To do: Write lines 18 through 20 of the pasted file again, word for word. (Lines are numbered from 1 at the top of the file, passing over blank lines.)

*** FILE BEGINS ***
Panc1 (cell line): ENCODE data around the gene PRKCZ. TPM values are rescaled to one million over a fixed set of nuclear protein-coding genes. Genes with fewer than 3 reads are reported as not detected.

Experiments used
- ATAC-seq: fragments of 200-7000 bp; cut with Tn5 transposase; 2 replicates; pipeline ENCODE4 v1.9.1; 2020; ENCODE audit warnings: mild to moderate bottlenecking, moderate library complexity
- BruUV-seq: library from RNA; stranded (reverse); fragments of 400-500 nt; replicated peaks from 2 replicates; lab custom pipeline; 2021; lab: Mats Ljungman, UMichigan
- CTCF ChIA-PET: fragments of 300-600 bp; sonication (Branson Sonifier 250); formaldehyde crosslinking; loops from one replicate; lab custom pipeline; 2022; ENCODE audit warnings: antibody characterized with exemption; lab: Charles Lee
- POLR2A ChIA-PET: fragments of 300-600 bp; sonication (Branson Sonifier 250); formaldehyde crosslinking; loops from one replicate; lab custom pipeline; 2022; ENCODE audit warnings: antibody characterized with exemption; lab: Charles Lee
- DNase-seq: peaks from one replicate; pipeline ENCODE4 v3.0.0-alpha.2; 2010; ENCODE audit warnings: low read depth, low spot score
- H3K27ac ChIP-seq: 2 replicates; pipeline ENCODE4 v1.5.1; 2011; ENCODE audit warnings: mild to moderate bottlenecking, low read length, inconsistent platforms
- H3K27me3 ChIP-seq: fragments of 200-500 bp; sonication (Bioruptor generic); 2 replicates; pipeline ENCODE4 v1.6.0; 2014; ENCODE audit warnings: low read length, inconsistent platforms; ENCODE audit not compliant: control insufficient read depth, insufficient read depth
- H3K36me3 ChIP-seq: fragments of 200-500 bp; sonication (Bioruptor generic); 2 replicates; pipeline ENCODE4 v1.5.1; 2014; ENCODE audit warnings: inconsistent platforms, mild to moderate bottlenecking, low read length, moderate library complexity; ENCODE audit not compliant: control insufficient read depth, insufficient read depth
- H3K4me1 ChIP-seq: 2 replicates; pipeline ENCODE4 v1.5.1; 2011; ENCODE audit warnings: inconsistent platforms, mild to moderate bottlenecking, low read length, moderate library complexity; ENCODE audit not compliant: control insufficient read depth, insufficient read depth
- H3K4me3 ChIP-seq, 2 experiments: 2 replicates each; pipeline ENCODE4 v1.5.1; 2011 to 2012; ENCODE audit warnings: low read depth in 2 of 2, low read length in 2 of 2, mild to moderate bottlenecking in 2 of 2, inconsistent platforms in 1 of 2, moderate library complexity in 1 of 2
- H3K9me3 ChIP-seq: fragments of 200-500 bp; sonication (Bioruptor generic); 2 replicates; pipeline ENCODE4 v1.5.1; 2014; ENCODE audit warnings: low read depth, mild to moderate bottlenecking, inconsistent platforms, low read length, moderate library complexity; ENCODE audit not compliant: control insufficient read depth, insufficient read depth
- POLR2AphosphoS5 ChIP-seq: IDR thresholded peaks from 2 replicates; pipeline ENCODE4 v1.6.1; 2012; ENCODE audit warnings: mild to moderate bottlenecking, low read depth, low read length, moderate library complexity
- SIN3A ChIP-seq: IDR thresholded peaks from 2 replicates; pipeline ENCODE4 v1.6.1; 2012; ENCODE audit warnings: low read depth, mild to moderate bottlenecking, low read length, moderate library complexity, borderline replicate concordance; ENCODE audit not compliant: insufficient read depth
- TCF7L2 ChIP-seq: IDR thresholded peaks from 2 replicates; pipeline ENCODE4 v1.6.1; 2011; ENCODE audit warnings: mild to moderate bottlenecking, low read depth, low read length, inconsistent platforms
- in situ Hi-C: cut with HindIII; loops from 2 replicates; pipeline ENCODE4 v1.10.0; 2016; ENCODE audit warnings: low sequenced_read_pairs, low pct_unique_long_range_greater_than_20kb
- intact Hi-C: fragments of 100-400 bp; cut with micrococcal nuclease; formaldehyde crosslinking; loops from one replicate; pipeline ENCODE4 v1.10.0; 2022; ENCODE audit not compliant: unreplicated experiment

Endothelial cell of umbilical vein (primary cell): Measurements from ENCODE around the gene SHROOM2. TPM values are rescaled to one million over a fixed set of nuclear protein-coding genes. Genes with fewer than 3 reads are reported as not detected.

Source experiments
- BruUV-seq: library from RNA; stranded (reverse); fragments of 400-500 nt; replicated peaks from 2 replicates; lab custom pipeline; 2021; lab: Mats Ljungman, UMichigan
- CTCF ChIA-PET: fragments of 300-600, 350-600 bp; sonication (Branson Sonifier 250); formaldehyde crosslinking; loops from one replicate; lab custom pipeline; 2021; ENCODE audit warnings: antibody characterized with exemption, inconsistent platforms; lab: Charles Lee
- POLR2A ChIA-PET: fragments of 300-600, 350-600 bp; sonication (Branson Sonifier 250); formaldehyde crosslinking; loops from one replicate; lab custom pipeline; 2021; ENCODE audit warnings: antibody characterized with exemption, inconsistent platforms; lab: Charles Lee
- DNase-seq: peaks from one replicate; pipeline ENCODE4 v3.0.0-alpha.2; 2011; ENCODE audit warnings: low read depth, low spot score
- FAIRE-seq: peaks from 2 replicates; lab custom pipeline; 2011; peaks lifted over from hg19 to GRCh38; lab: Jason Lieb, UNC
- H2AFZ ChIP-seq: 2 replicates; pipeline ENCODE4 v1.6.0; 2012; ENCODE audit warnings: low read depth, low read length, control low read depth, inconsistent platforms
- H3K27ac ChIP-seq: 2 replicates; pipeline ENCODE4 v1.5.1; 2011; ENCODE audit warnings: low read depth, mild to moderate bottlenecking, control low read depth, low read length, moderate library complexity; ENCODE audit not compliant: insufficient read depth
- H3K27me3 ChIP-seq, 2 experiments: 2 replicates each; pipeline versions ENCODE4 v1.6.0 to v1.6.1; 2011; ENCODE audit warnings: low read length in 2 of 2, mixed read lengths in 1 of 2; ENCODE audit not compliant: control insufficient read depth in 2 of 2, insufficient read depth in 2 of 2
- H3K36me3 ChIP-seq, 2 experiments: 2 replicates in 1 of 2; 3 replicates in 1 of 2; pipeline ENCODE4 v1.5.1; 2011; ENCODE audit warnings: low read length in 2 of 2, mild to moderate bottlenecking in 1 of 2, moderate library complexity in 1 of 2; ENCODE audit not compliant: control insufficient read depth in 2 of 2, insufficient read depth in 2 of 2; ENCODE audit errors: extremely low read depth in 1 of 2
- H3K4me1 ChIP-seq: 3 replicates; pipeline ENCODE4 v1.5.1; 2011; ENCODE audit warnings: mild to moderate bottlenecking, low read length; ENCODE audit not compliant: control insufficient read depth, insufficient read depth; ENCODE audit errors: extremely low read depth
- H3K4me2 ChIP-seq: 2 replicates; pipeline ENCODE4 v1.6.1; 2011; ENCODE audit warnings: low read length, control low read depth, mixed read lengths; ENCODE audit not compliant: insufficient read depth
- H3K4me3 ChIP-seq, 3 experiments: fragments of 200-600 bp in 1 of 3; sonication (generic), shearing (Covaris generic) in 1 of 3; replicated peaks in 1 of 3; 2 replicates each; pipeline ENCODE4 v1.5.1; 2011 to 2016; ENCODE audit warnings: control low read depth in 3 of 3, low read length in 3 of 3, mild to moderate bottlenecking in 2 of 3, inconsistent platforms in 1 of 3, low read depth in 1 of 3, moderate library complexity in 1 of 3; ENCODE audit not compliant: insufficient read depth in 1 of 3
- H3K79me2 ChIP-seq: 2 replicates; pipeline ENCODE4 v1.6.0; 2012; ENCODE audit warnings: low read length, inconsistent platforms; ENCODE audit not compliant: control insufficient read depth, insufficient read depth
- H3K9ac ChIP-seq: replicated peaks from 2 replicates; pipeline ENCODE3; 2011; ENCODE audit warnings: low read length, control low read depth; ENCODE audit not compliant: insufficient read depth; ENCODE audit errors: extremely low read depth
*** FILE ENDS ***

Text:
- intact Hi-C: fragments of 100-400 bp; cut with micrococcal nuclease; formaldehyde crosslinking; loops from one replicate; pipeline ENCODE4 v1.10.0; 2022; ENCODE audit not compliant: unreplicated experiment

Endothelial cell of umbilical vein (primary cell): Measurements from ENCODE around the gene SHROOM2. TPM values are rescaled to one million over a fixed set of nuclear protein-coding genes. Genes with fewer than 3 reads are reported as not detected.

Source experiments